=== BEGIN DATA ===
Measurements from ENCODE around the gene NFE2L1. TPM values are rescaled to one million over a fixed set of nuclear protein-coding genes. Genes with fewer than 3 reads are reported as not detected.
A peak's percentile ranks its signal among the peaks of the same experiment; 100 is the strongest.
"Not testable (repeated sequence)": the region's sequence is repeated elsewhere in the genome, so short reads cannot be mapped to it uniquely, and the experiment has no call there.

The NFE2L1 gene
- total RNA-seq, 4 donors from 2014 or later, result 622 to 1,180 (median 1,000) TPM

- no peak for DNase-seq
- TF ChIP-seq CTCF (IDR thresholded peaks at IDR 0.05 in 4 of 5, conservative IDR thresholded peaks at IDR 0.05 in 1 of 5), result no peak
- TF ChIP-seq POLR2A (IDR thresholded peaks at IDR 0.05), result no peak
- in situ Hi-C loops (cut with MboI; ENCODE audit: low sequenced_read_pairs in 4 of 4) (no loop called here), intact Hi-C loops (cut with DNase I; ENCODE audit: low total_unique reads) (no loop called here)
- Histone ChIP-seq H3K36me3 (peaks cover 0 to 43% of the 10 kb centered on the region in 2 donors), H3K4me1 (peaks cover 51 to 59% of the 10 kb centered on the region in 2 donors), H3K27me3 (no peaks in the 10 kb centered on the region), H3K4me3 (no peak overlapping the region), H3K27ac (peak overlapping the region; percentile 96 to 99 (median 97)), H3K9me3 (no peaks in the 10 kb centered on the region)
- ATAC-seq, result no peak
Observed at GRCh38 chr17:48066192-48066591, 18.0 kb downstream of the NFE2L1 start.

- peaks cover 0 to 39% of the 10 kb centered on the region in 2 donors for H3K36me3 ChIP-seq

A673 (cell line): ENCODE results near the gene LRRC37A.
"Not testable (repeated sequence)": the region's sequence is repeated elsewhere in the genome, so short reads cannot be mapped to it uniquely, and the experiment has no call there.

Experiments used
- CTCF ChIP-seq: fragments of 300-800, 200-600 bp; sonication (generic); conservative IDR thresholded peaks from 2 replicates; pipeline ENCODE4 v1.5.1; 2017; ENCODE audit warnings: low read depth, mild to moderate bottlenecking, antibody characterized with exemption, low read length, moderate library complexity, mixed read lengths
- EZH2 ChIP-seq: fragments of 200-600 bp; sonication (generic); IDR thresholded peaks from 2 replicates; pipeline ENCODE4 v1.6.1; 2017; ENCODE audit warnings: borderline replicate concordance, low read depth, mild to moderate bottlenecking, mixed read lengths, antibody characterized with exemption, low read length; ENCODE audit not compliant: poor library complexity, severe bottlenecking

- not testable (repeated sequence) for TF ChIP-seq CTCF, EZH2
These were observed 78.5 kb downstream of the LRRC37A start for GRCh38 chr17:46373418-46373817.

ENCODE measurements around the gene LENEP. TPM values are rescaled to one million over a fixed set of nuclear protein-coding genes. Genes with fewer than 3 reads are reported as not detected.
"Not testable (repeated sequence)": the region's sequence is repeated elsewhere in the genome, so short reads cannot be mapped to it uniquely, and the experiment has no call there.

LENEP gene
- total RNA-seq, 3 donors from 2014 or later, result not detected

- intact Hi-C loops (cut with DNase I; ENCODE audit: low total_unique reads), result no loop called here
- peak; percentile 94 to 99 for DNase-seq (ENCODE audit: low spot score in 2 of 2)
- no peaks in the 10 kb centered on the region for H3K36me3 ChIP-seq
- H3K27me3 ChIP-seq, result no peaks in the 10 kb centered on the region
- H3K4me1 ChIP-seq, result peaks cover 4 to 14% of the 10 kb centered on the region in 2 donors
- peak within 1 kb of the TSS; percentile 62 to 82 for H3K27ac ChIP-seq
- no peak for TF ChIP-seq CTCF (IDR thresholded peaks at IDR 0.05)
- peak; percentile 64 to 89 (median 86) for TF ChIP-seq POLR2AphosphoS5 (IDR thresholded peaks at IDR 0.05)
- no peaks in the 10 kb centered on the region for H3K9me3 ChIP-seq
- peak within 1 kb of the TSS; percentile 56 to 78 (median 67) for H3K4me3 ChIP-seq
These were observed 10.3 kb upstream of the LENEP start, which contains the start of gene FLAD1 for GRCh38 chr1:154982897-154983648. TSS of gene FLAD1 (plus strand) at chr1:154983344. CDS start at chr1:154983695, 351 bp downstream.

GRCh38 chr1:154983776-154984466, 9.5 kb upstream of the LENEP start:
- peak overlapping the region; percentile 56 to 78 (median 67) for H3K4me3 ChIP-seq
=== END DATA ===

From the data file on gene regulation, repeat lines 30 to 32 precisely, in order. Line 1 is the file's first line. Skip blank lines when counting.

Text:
- peak within 1 kb of the TSS; percentile 62 to 82 for H3K27ac ChIP-seq
- no peak for TF ChIP-seq CTCF (IDR thresholded peaks at IDR 0.05)
- peak; percentile 64 to 89 (median 86) for TF ChIP-seq POLR2AphosphoS5 (IDR thresholded peaks at IDR 0.05)